U2 – A Sort of Homecoming
Back in the early-mid 80s, I was not much of a U2 fan. I didn’t have to be to still know all their songs. I always had a friend who was a devoted follower so you’d hear them no matter what. I admit at the time, I didn’t really pay a lot of attention. I bought The Unforgettable Fire at some bargain bin sale a few years ago. When I put it on I was instantly transported back to cold bus rides home from high school football games (I was in the band).
Those dark, frigid days have been on my mind lately as we had a blizzard last weekend that dropped about 20″ of snow and knocked our power out. That wasn’t really a surprise, it happens every time a hurricane comes around. The difference is hurricanes usually occur in warmer months and lose their steam as they head north so the last couple of times, I’ve taken the kids up to my mother’s in Maine to ride it out. We’d lose power at home and my husband would stick around in the area to assess any damage and let us know when it was safe to come back. It’s been nice to have that refuge though I’ve felt a little guilty about just escaping the worst of it and waltzing back in when everything is comfortable again. I’m not going to feel bad about that any more.
Heading north wasn’t going to help us escape a blizzard (and sure enough my mother got buried, snow up to the door handle) so we stayed put. I had left the heat up a little higher than usual, made the kids take their showers early, found the flashlights and was just finished making dinner when the lights first began to flicker. We managed to finish eating but didn’t get the dishes done before the power went out. I played a board game with the kids, we read some books, then went to bed early. My seven-year-old was scared so I let him sleep in with me and my husband took the futon. I’m not used to going to bed that early so I was awake for a while in the middle of the night using a little of my precious battery power on my phone to see how others were making out.
It was 52 degrees inside the house when we woke up. Bearable but chilly. We made a tent in the playroom and lined it with blankets and pillows to try and trap some heat in. I went out in search of coffee and to see if anyone in the neighborhood had power.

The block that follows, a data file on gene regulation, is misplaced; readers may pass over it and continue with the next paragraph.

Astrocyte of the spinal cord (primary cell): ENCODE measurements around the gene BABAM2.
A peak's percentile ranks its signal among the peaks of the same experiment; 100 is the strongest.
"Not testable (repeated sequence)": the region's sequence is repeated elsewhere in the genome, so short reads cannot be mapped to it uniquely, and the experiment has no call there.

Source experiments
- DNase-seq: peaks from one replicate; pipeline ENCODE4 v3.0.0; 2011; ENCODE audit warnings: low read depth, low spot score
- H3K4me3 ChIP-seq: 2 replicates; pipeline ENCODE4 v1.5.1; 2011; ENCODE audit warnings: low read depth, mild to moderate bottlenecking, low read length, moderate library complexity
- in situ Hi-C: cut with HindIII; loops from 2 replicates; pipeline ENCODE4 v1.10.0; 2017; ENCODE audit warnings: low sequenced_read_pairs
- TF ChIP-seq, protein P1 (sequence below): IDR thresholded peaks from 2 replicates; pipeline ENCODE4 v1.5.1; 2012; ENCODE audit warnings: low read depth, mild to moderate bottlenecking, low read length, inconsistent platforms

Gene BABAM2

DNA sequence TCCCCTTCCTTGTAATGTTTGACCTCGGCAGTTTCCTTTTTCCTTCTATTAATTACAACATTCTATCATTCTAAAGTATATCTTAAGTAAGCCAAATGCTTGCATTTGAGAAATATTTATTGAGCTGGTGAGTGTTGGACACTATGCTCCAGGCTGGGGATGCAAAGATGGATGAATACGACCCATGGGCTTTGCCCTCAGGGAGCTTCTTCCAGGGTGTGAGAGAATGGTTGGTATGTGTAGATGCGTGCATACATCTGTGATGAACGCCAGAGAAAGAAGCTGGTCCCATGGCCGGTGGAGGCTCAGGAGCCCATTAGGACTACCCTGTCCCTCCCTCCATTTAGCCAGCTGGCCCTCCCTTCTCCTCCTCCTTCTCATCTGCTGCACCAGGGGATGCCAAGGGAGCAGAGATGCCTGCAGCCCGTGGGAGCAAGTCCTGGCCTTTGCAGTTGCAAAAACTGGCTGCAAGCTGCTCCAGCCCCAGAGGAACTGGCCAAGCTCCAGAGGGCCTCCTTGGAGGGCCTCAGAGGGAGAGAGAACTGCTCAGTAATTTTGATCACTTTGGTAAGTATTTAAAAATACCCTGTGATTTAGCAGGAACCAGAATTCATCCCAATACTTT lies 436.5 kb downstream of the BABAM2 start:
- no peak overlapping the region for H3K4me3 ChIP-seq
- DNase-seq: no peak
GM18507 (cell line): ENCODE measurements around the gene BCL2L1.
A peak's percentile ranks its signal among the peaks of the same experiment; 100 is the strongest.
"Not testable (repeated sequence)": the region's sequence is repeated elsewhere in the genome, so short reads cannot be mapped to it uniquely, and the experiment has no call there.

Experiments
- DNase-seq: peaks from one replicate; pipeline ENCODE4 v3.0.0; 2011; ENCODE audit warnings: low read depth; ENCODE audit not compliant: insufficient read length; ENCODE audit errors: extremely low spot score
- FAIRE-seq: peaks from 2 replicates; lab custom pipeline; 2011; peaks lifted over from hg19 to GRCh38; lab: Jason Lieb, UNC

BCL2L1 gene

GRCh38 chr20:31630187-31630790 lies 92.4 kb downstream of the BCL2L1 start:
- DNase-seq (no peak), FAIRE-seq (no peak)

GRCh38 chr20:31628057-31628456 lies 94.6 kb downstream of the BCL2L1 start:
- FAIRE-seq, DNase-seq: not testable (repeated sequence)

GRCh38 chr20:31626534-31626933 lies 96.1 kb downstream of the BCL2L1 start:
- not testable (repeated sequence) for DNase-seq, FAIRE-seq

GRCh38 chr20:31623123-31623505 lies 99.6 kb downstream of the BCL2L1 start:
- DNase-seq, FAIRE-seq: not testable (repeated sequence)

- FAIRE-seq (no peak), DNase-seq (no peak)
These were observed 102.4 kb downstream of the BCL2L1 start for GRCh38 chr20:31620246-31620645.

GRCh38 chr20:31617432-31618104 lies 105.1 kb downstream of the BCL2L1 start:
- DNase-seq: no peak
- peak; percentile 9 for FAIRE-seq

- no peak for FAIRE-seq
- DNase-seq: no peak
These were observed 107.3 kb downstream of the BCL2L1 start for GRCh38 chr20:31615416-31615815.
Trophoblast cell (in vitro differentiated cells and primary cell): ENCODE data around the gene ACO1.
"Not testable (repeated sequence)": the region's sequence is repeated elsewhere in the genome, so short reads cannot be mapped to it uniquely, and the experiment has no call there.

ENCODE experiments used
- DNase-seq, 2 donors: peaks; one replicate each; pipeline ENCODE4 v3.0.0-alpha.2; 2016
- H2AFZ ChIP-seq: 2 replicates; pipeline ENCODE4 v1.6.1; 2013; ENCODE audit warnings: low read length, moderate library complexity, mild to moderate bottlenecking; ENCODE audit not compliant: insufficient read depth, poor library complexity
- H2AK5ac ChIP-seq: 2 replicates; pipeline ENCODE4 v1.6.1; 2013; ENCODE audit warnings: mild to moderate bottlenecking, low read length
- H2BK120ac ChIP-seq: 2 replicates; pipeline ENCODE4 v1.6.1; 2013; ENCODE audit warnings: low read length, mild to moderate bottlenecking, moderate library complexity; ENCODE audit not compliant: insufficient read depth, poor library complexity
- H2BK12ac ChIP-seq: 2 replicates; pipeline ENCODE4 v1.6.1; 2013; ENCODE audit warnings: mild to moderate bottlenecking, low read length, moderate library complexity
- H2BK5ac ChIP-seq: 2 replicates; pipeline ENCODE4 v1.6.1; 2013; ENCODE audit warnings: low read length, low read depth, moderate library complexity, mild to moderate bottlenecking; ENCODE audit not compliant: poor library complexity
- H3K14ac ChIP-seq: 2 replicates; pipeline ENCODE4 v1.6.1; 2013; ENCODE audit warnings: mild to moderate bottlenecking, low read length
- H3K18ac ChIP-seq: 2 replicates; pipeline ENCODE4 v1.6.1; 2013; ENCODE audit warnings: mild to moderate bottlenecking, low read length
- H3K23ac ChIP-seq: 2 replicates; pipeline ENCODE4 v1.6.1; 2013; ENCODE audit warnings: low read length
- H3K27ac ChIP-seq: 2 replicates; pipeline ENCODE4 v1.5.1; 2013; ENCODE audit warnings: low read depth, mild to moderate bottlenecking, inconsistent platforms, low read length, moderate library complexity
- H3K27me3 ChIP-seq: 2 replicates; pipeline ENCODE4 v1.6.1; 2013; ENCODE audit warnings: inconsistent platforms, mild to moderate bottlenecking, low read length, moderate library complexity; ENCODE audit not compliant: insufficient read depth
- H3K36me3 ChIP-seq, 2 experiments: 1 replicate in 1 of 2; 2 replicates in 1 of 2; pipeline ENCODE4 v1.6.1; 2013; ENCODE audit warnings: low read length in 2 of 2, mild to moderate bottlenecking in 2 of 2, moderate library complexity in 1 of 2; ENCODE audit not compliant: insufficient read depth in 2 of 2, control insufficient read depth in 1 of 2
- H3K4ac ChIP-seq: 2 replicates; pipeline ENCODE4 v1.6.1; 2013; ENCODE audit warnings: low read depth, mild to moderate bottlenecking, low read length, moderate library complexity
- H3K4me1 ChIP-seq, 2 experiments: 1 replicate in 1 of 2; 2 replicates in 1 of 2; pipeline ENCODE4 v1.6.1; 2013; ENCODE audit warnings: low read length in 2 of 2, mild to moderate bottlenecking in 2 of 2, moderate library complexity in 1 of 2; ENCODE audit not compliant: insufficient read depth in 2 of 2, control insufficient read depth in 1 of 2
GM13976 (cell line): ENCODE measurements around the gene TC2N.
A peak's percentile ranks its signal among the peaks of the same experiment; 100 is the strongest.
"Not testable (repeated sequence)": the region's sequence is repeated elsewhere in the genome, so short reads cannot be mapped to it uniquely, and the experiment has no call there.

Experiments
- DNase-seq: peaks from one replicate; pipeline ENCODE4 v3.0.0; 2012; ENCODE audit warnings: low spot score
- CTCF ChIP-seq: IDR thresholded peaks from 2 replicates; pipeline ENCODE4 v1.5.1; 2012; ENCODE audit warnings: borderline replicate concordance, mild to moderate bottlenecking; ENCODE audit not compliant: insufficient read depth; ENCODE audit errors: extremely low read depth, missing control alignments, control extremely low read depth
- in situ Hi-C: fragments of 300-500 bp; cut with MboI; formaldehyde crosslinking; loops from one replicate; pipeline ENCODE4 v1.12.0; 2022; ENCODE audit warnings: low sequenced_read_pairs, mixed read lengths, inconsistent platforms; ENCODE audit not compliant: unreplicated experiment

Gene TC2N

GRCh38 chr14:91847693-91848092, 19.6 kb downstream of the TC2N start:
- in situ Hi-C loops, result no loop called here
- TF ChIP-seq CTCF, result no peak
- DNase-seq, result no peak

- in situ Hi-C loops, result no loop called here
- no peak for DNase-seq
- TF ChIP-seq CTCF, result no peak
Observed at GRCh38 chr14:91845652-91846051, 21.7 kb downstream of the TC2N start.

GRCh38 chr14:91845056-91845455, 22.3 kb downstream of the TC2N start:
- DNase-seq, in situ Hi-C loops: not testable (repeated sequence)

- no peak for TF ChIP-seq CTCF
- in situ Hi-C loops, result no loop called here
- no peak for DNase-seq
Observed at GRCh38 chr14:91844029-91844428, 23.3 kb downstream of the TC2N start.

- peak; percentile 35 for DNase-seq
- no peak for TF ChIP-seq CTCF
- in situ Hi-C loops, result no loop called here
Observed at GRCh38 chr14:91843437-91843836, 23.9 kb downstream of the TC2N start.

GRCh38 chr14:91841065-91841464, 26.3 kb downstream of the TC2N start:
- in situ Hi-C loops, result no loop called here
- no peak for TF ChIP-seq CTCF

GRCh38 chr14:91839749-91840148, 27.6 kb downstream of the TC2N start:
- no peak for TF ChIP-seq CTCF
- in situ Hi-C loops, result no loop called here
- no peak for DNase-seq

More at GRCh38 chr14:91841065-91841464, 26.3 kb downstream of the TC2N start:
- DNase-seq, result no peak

See those wires? Coated with inch thick ice and hanging ridiculously low. I knew we’d be in for another cold night as I didn’t see any plows or power company equipment anywhere. The kids were being good sports about it all, even when their iPod and Nintendo DS ran out of power. We played some more board games (note to self, buy new games you can stand to play more than once), ate cold pasta, cereal, whatever anyone found palatable at the new room temperature was fine with me.
With the sun down it got cold, fast. Both kids piled into the bed with me and we took turns reading aloud by flashlight, gloves and hats on to keep the parts out of the covers from getting too cold. It reminded me of the first year we moved up to Maine. Our house in NY hadn’t sold so we were living in rented houses, the first one an unheated summer cabin which we stayed in until Thanksgiving. My sister and I shared a room, wearing two layers of pajamas and socks, mittens and hats to bed. My mother and younger sister shared a single bed, with the cat on top, just to keep warm. We survived that, have some really great inside jokes and stories we can tell, this is going to be fine, I told myself.
Because of the cold or the early bedtime, I woke up again in the middle of the night. I thought back to those days in the unheated house. As a teenager, it was something to be gotten through, put up with, grumble about. I’m sure I never gave any thought to what my mother was going through, teenagers aren’t known for their great empathy with their parents after all. Now I am the mother and I was responsible for making sure we did all survive it fine with nothing more than a good story to tell. Things sure look different from this side of the fence. The temperature in the morning was down to 42F. We were in the midst of getting ready to pack up and head to a friend’s house when the power company called with an anticipated restoration of power for 2pm. Phew! And thanks, Mom, for the grace I never even knew you were showing under all that pressure.